Financial fraud continues to be the fastest growing form of elder abuse. As the senior population in this country increases, so do the financial crimes committed against these vulnerable and trusting individuals. Elder abuse is particularly hard to combat because it frequently goes unreported, as do financial scams—making elder financial scams a relatively “low-risk” crime. Elderly victims are often confused, afraid or embarrassed to report crimes against them so the best way to protect your older loved ones is to educate them about common scams.
Below is additional information about common types of fraud against seniors as well as advice for seniors when approached by scammers.
- Senior citizens are likely to have a strong credit standing, money put away and/or own their home, all of which make them attractive to con artists.
- People raised in the 1930s, 1940s and 1950s were generally taught to be polite and trusting. Scammers exploit these traits.
- The elderly are less likely to report fraud because they’re embarrassed, don’t know who to report it to or don’t realize they’ve been scammed. They also might not report it because they don’t want family members to think they no longer have the capacity to take care of themselves.
- Even when they report a crime, elderly victims often make poor witnesses as they’re not able to supply enough detailed information due to the effect of age on memory.
- Telemarketing, Email and Sweepstakes Scams – A scammer calls seniors about a sweepstakes or a lottery they won that requires advance fees or upfront charges. Or, seniors receive an email asking them to wire money to a stranger as part of a financial windfall that will be split with them. Also, there is the fake governmental agency call to get access to seniors’ government benefits or social security numbers for the purpose of identity theft.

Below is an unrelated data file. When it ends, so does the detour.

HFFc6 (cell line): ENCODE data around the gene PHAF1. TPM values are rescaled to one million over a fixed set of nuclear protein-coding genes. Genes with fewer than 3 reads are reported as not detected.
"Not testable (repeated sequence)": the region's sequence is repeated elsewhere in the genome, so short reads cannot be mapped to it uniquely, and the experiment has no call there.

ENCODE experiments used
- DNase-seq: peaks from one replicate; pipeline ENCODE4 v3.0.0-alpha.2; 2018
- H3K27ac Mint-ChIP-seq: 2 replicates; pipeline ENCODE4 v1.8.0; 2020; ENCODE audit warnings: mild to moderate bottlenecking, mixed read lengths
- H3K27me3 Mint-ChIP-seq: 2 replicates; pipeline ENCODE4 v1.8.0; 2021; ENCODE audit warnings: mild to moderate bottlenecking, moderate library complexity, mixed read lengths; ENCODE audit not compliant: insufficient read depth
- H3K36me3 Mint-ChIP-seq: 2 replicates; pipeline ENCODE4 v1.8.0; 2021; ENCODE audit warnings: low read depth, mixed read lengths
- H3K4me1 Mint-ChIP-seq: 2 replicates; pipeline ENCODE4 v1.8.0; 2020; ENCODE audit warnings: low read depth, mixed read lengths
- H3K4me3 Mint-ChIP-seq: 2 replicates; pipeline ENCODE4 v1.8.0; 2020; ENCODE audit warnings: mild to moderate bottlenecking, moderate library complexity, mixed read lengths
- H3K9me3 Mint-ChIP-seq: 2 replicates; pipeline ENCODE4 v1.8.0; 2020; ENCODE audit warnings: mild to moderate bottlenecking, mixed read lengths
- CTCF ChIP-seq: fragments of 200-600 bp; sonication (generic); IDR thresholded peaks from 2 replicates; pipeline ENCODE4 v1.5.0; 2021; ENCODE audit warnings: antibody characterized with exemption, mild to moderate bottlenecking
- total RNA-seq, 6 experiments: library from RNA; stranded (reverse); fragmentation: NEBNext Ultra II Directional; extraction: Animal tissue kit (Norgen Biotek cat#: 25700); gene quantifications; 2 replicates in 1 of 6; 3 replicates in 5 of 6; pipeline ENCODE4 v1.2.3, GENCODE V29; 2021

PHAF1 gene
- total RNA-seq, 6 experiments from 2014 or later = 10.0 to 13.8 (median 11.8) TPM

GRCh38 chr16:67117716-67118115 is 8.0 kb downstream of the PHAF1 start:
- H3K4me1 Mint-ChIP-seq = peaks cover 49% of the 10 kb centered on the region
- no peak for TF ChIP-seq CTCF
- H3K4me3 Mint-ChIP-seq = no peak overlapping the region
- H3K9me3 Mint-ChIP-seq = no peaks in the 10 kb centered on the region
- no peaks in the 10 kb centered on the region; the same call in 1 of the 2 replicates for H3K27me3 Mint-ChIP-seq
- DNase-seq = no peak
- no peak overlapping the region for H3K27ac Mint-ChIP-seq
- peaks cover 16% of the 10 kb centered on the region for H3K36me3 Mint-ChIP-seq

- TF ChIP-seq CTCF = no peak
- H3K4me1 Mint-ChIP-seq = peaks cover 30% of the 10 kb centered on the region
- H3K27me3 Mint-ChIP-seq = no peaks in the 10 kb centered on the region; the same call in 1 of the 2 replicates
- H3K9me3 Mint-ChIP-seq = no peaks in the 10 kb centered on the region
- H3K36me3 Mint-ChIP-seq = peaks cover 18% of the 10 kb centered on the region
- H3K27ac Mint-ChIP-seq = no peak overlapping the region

- The Grandparent Scam – A perpetrator pretends to be a grandchild, law enforcement officer or medical professional with a story that the grandchild is in legal or medical trouble and needs money immediately to resolve the issue.
- Repair Fraud – A repair person contacts a senior about a necessary service and requires payment upfront—often for services that are never provided or are not needed.
- Funeral and Cemetery Scams – A perpetrator scans obituaries and contacts the grieving widow or widower with a claim that the deceased had an outstanding debt.
How to Handle
Fake sweepstakes and telemarketing scams are the most common forms of fraud that impact seniors. Following is senior fraud prevention guidance from the National Crime Prevention Council, outlining five ways to make unwanted telemarketers go away. Remind seniors in your life that they can, and should, ask telemarketers to remove them from their call lists. If the telemarketers don’t, they’re breaking the law.
- Never give personal information (bank account, social security number, etc.) to anyone over the phone, unless you initiated the call and know you’ve reached the right agency.
- Response: “I don’t give out personal information over the phone. I’ll contact the company directly.”
- Don’t believe it if the caller tells you to send money to cover the “handling charge” or to pay taxes.
- Response: “I shouldn’t have to pay for something that’s free.”
- “Limited-time offers” shouldn’t require you to make a decision on the spot.
- Response: “I’ll think about it and call you back. What’s your number?”
- Be suspicious of anyone who tells you not to discuss the offer with someone else.
- Response: “I’ll discuss it with my family and friends and get back to you.”
- If you don’t understand all the verbal details, ask for it in writing.
- Response: “I can’t make a decision until I receive written information.”
In addition to ensuring that seniors in your life know warning signs and scams to look out for, it’s important that they come to a loved one for advice before they take action when approached by someone asking for money or personal information. The best rule of thumb for seniors to avoid being victimized is to never provide personal information, and don’t send money or provide a credit card number to “verify,” “guarantee” or “process” a prize.